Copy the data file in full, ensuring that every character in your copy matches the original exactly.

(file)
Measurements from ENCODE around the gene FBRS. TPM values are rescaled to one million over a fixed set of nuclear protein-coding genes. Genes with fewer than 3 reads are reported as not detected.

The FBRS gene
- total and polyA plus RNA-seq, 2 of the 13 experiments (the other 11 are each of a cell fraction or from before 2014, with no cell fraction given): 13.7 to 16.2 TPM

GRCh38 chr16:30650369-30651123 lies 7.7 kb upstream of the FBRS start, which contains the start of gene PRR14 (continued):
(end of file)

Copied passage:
Measurements from ENCODE around the gene FBRS. TPM values are rescaled to one million over a fixed set of nuclear protein-coding genes. Genes with fewer than 3 reads are reported as not detected.

The FBRS gene
- total and polyA plus RNA-seq, 2 of the 13 experiments (the other 11 are each of a cell fraction or from before 2014, with no cell fraction given): 13.7 to 16.2 TPM

GRCh38 chr16:30650369-30651123 lies 7.7 kb upstream of the FBRS start, which contains the start of gene PRR14 (continued):